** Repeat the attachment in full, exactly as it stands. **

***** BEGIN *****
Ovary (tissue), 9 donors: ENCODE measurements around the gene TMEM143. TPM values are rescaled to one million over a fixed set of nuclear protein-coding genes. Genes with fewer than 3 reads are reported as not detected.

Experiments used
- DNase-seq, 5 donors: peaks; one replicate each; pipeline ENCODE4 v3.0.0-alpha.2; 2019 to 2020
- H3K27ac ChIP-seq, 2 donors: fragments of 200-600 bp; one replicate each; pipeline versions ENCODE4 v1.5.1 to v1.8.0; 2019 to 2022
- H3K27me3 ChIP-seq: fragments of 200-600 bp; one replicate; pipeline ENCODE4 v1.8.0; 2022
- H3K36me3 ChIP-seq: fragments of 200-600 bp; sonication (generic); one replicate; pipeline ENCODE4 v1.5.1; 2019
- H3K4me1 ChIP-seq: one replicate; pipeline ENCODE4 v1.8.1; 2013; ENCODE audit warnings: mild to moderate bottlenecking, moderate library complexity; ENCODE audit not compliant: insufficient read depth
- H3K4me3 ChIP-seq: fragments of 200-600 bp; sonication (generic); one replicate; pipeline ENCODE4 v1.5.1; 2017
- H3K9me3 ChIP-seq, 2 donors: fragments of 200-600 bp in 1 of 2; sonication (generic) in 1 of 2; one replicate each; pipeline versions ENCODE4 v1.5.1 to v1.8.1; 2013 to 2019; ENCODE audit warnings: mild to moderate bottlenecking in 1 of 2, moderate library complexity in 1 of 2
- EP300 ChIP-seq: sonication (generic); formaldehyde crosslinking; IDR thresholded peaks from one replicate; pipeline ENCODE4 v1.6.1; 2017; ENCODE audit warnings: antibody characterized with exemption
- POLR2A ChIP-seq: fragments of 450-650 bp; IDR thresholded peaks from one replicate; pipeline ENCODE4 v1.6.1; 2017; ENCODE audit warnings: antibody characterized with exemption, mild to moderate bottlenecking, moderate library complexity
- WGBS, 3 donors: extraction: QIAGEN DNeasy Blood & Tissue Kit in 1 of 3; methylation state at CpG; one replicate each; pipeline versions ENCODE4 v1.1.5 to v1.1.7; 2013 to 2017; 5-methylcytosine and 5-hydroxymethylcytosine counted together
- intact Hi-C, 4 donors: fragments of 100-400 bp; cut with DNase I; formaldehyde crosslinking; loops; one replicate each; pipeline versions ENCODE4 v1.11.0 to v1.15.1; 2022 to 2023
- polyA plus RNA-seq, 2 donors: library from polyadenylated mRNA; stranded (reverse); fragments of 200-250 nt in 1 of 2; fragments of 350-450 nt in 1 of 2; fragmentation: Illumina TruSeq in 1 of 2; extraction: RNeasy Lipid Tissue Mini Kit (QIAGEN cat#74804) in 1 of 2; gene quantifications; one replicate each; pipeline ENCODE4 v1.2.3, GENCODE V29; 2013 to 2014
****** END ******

Ovary (tissue), 9 donors: ENCODE measurements around the gene TMEM143. TPM values are rescaled to one million over a fixed set of nuclear protein-coding genes. Genes with fewer than 3 reads are reported as not detected.

Experiments used
- DNase-seq, 5 donors: peaks; one replicate each; pipeline ENCODE4 v3.0.0-alpha.2; 2019 to 2020
- H3K27ac ChIP-seq, 2 donors: fragments of 200-600 bp; one replicate each; pipeline versions ENCODE4 v1.5.1 to v1.8.0; 2019 to 2022
- H3K27me3 ChIP-seq: fragments of 200-600 bp; one replicate; pipeline ENCODE4 v1.8.0; 2022
- H3K36me3 ChIP-seq: fragments of 200-600 bp; sonication (generic); one replicate; pipeline ENCODE4 v1.5.1; 2019
- H3K4me1 ChIP-seq: one replicate; pipeline ENCODE4 v1.8.1; 2013; ENCODE audit warnings: mild to moderate bottlenecking, moderate library complexity; ENCODE audit not compliant: insufficient read depth
- H3K4me3 ChIP-seq: fragments of 200-600 bp; sonication (generic); one replicate; pipeline ENCODE4 v1.5.1; 2017
- H3K9me3 ChIP-seq, 2 donors: fragments of 200-600 bp in 1 of 2; sonication (generic) in 1 of 2; one replicate each; pipeline versions ENCODE4 v1.5.1 to v1.8.1; 2013 to 2019; ENCODE audit warnings: mild to moderate bottlenecking in 1 of 2, moderate library complexity in 1 of 2
- EP300 ChIP-seq: sonication (generic); formaldehyde crosslinking; IDR thresholded peaks from one replicate; pipeline ENCODE4 v1.6.1; 2017; ENCODE audit warnings: antibody characterized with exemption
- POLR2A ChIP-seq: fragments of 450-650 bp; IDR thresholded peaks from one replicate; pipeline ENCODE4 v1.6.1; 2017; ENCODE audit warnings: antibody characterized with exemption, mild to moderate bottlenecking, moderate library complexity
- WGBS, 3 donors: extraction: QIAGEN DNeasy Blood & Tissue Kit in 1 of 3; methylation state at CpG; one replicate each; pipeline versions ENCODE4 v1.1.5 to v1.1.7; 2013 to 2017; 5-methylcytosine and 5-hydroxymethylcytosine counted together
- intact Hi-C, 4 donors: fragments of 100-400 bp; cut with DNase I; formaldehyde crosslinking; loops; one replicate each; pipeline versions ENCODE4 v1.11.0 to v1.15.1; 2022 to 2023
- polyA plus RNA-seq, 2 donors: library from polyadenylated mRNA; stranded (reverse); fragments of 200-250 nt in 1 of 2; fragments of 350-450 nt in 1 of 2; fragmentation: Illumina TruSeq in 1 of 2; extraction: RNeasy Lipid Tissue Mini Kit (QIAGEN cat#74804) in 1 of 2; gene quantifications; one replicate each; pipeline ENCODE4 v1.2.3, GENCODE V29; 2013 to 2014